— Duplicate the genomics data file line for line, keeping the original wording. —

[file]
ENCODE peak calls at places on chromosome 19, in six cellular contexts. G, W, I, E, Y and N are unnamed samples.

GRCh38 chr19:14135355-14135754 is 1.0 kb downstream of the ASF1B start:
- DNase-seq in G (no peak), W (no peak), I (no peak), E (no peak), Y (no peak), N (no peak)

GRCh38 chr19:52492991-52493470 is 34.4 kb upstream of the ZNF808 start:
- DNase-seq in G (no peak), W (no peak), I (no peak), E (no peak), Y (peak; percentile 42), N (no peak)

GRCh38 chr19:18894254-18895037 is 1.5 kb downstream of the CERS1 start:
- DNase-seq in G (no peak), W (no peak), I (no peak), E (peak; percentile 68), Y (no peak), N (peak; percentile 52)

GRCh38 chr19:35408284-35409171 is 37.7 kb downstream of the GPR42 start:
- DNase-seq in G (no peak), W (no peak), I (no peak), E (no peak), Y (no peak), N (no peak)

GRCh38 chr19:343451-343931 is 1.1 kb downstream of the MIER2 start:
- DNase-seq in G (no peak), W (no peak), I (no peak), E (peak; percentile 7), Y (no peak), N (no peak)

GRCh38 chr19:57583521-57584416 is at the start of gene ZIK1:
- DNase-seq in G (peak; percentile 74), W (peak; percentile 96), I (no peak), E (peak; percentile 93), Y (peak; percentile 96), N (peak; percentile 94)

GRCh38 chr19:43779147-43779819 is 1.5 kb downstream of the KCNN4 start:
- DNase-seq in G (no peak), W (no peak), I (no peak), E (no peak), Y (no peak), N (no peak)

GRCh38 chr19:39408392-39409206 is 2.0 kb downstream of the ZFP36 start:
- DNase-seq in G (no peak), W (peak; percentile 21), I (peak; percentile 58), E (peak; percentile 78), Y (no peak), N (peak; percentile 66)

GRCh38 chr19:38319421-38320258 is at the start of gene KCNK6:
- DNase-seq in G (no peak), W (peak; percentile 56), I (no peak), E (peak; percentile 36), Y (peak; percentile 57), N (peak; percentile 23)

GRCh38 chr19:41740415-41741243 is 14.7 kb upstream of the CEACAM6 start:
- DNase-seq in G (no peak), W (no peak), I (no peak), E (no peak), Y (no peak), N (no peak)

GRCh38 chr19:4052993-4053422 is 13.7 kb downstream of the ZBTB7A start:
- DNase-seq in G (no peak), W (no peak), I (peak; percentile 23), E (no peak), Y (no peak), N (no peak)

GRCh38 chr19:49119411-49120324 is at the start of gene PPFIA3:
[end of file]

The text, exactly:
ENCODE peak calls at places on chromosome 19, in six cellular contexts. G, W, I, E, Y and N are unnamed samples.

GRCh38 chr19:14135355-14135754 is 1.0 kb downstream of the ASF1B start:
- DNase-seq in G (no peak), W (no peak), I (no peak), E (no peak), Y (no peak), N (no peak)

GRCh38 chr19:52492991-52493470 is 34.4 kb upstream of the ZNF808 start:
- DNase-seq in G (no peak), W (no peak), I (no peak), E (no peak), Y (peak; percentile 42), N (no peak)

GRCh38 chr19:18894254-18895037 is 1.5 kb downstream of the CERS1 start:
- DNase-seq in G (no peak), W (no peak), I (no peak), E (peak; percentile 68), Y (no peak), N (peak; percentile 52)

GRCh38 chr19:35408284-35409171 is 37.7 kb downstream of the GPR42 start:
- DNase-seq in G (no peak), W (no peak), I (no peak), E (no peak), Y (no peak), N (no peak)

GRCh38 chr19:343451-343931 is 1.1 kb downstream of the MIER2 start:
- DNase-seq in G (no peak), W (no peak), I (no peak), E (peak; percentile 7), Y (no peak), N (no peak)

GRCh38 chr19:57583521-57584416 is at the start of gene ZIK1:
- DNase-seq in G (peak; percentile 74), W (peak; percentile 96), I (no peak), E (peak; percentile 93), Y (peak; percentile 96), N (peak; percentile 94)

GRCh38 chr19:43779147-43779819 is 1.5 kb downstream of the KCNN4 start:
- DNase-seq in G (no peak), W (no peak), I (no peak), E (no peak), Y (no peak), N (no peak)

GRCh38 chr19:39408392-39409206 is 2.0 kb downstream of the ZFP36 start:
- DNase-seq in G (no peak), W (peak; percentile 21), I (peak; percentile 58), E (peak; percentile 78), Y (no peak), N (peak; percentile 66)

GRCh38 chr19:38319421-38320258 is at the start of gene KCNK6:
- DNase-seq in G (no peak), W (peak; percentile 56), I (no peak), E (peak; percentile 36), Y (peak; percentile 57), N (peak; percentile 23)

GRCh38 chr19:41740415-41741243 is 14.7 kb upstream of the CEACAM6 start:
- DNase-seq in G (no peak), W (no peak), I (no peak), E (no peak), Y (no peak), N (no peak)

GRCh38 chr19:4052993-4053422 is 13.7 kb downstream of the ZBTB7A start:
- DNase-seq in G (no peak), W (no peak), I (peak; percentile 23), E (no peak), Y (no peak), N (no peak)

GRCh38 chr19:49119411-49120324 is at the start of gene PPFIA3: